(August 8, 2011) The Network for Regional Healthcare Improvement (NRHI) today urged the Centers for Medicare and Medicaid Services to significantly revise its proposed regulation governing release of Medicare claims data to ensure that Regional Health Improvement Collaboratives can obtain and use the data to measure and report on the quality and cost of healthcare in their communities. NRHI said that the requirements in the proposed regulation could either preclude participation of Regional Health Improvement Collaboratives entirely or make it extremely difficult for them to do so. “These requirements are inconsistent with what we believe was the intent of Congress – to ensure that Medicare claims data can be used by as many communities as possible to help improve the quality of care for Medicare beneficiaries and thereby to also help control costs in the Medicare program,” said Harold D. Miller, President and CEO of NRHI.
NRHI’s member Regional Health Improvement Collaboratives have the most extensive experience in the nation in successfully implementing performance measurement and public reporting efforts for a wide range of measures and for patients associated with multiple payers, and in ensuring the reports are used to actually improve the quality of care in a community. A number of NRHI members have been collecting and publicly disseminating measures of the quality of healthcare services in their communities for multiple years, and a growing number of members also measure and report on patient experience and the cost of care, but the ability of Regional Health Improvement Collaboratives to identify and address opportunities to improve quality and reduce cost has been impeded because claims data on the care delivered to Medicare beneficiaries have not been available. Consequently, NRHI members strongly supported Section 10332 of the Patient Protection and Affordable Care Act which authorizes release of Medicare claims data to organizations such as Regional Health Improvement Collaboratives, and last September, NRHI provided CMS with detailed recommendations on how to successfully implement Section 10332.
Many Regional Health Improvement Collaboratives intend to apply to become qualified entities under the provisions of Section 10332. Indeed, the Regulatory Impact Analysis in CMS’s proposed regulation to implement the law acknowledges that Regional Health Improvement Collaboratives will represent most of the organizations that can serve as Qualified Entities. In its comment letter, NRHI identifed a number of aspects of the proposed regulation that would impose unreasonable or unnecessary restrictions or burdens on Regional Health Improvement Collaboratives in obtaining Medicare claims data for quality measurement and reporting, and made recommendations for specific changes. For example:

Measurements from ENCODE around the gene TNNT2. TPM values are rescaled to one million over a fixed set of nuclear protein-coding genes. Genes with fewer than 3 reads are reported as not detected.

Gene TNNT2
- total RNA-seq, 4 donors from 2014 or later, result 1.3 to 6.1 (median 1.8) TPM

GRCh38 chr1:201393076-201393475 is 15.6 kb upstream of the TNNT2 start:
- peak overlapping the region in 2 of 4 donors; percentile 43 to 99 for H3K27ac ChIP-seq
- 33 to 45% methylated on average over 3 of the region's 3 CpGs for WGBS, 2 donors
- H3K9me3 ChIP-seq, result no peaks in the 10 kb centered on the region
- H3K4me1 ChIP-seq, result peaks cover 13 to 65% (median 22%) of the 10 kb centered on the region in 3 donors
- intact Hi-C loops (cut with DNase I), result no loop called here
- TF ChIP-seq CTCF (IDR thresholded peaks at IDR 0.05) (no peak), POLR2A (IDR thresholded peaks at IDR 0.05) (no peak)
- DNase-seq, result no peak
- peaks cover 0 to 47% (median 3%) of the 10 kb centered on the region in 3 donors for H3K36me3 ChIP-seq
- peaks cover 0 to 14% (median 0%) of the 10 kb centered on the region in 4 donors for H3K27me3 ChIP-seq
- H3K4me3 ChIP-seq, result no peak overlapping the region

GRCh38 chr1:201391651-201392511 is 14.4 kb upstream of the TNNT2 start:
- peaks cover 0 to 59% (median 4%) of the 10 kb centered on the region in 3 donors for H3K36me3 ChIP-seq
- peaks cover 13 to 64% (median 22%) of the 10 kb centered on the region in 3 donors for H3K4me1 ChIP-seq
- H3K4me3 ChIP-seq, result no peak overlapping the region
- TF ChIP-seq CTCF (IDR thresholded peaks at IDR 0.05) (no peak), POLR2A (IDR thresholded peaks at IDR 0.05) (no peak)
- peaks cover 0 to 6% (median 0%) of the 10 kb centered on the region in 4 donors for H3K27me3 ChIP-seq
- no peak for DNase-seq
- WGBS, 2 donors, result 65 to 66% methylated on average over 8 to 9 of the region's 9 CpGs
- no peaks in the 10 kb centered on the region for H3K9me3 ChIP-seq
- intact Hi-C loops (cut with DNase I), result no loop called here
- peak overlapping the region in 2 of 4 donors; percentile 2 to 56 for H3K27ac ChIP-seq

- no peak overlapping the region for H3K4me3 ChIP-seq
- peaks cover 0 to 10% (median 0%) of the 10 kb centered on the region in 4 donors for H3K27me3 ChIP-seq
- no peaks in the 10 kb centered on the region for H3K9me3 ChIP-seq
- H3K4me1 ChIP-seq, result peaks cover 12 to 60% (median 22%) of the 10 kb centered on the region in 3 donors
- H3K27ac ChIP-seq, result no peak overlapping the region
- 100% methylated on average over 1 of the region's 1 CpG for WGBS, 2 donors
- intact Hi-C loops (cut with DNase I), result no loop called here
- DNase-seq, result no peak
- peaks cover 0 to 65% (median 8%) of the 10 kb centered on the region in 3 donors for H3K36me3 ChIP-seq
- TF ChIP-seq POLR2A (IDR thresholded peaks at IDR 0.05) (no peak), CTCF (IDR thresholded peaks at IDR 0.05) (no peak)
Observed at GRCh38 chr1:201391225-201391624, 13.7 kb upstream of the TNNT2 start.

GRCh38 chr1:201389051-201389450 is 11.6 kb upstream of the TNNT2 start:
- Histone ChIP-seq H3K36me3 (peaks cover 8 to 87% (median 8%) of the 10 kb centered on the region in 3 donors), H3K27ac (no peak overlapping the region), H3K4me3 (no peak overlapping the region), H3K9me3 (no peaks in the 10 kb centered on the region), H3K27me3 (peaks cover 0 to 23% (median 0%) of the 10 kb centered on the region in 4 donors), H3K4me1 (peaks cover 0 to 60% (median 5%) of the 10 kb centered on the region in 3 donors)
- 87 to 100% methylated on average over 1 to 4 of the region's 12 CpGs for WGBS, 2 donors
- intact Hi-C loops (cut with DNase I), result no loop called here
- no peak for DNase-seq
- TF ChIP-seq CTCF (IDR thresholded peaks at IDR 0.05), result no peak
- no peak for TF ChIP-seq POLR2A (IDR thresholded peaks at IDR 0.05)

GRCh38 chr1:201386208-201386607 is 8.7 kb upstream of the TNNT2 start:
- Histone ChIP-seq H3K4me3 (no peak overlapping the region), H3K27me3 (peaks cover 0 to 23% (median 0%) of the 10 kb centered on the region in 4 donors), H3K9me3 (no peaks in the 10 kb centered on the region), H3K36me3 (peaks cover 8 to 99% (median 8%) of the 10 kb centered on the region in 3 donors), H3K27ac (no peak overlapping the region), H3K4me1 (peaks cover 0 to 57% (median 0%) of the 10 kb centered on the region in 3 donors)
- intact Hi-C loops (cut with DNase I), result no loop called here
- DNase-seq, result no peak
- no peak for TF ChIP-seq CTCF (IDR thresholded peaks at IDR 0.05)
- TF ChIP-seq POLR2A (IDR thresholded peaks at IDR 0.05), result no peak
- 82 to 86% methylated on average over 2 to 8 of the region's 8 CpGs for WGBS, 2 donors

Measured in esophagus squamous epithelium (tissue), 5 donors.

- Under the proposed regulation, organizations would have to have three years of experience in handling and publicly reporting claims data from non-Medicare sources before they could obtain access to Medicare data. This is unnecessary, and could preclude many Collaboratives that are currently reporting from immediately obtaining Medicare data, and significant delay or preclude new Regional Health Improvement Collaboratives from beginning measurement and reporting programs.
- The proposed regulations would impose extensive and burdensome requirements on Collaboratives in order to apply to access the data. CMS estimates that 500 hours of effort could be required simply to submit an application. NRHI recommended that the application requirements be significantly simplified.
- Under the proposed requirements, Collaboratives would have to pay hundreds of thousands of dollars in administrative fees to obtain the data, most of which would be to cover CMS administrative costs to review the detailed applications it is requiring be submitted. NRHI urged that fees for release of data be limited to the direct cost of producing the data, particularly since Regional Health Improvement Collaboratives would be using the data to improve the quality of care for Medicare beneficiaries and reduce costs for the Medicare program.
- The proposed regulation would require that before a Collaborative can make any changes to the measures it uses, to the reporting format it uses for already-approved measures, or even to the method by which it shares approved reports with the public, it must submit the changes to CMS and wait for its approval before being able to proceed. NRHI said that requiring CMS review and approval of all changes in reporting formats and public dissemination strategies is an unnecessarily burdensome level of micromanagement that will be expensive for both CMS and Collaboratives and will severely impede the ability of Collaboratives to implement successful measurement and reporting programs.
- The proposed regulation would require that before any Collaborative could use Medicare data for a measure that had not been endorsed by the National Quality Forum, CMS would have to publish the proposed measure for notice and comment using the formal rulemaking process, an extremely expensive and time-consuming approach, even though the law does not require the use of a formal notice and comment process. NRHI recommended that CMS approve the use of an alternative measure in a community if the providers in the community supported the use of the measure.
- The proposed regulation would require that if the amount of claims data that a Collaborative is receiving from non-Medicare payers “decreases,” even by an insignificant amount, the Collaborative would have to immediately cease any measurement and reporting efforts using Medicare data until CMS “determines that the remaining claims data is sufficient.” NRHI urged CMS not to focus on the amount of data that a Collaborative has, but rather the Collaborative’s procedures for ensuring statistical validity of the measures.